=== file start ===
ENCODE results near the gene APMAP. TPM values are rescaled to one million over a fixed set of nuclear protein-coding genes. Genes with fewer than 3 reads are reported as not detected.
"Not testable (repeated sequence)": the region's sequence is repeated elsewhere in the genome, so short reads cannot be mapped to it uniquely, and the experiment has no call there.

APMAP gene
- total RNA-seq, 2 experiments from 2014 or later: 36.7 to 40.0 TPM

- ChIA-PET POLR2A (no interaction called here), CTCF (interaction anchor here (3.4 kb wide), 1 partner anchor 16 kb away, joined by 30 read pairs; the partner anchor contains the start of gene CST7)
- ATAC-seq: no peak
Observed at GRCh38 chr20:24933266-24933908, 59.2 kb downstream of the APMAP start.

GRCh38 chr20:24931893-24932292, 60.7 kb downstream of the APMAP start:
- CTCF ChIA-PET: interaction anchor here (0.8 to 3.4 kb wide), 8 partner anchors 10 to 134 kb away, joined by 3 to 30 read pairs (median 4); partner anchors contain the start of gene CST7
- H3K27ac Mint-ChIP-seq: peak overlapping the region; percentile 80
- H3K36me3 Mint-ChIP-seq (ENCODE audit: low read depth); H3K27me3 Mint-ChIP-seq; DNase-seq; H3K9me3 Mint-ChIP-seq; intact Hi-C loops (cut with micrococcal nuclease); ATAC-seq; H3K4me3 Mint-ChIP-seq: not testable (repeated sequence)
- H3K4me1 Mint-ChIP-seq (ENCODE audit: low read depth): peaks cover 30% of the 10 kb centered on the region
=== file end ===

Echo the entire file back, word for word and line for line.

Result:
ENCODE results near the gene APMAP. TPM values are rescaled to one million over a fixed set of nuclear protein-coding genes. Genes with fewer than 3 reads are reported as not detected.
"Not testable (repeated sequence)": the region's sequence is repeated elsewhere in the genome, so short reads cannot be mapped to it uniquely, and the experiment has no call there.

APMAP gene
- total RNA-seq, 2 experiments from 2014 or later: 36.7 to 40.0 TPM

- ChIA-PET POLR2A (no interaction called here), CTCF (interaction anchor here (3.4 kb wide), 1 partner anchor 16 kb away, joined by 30 read pairs; the partner anchor contains the start of gene CST7)
- ATAC-seq: no peak
Observed at GRCh38 chr20:24933266-24933908, 59.2 kb downstream of the APMAP start.

GRCh38 chr20:24931893-24932292, 60.7 kb downstream of the APMAP start:
- CTCF ChIA-PET: interaction anchor here (0.8 to 3.4 kb wide), 8 partner anchors 10 to 134 kb away, joined by 3 to 30 read pairs (median 4); partner anchors contain the start of gene CST7
- H3K27ac Mint-ChIP-seq: peak overlapping the region; percentile 80
- H3K36me3 Mint-ChIP-seq (ENCODE audit: low read depth); H3K27me3 Mint-ChIP-seq; DNase-seq; H3K9me3 Mint-ChIP-seq; intact Hi-C loops (cut with micrococcal nuclease); ATAC-seq; H3K4me3 Mint-ChIP-seq: not testable (repeated sequence)
- H3K4me1 Mint-ChIP-seq (ENCODE audit: low read depth): peaks cover 30% of the 10 kb centered on the region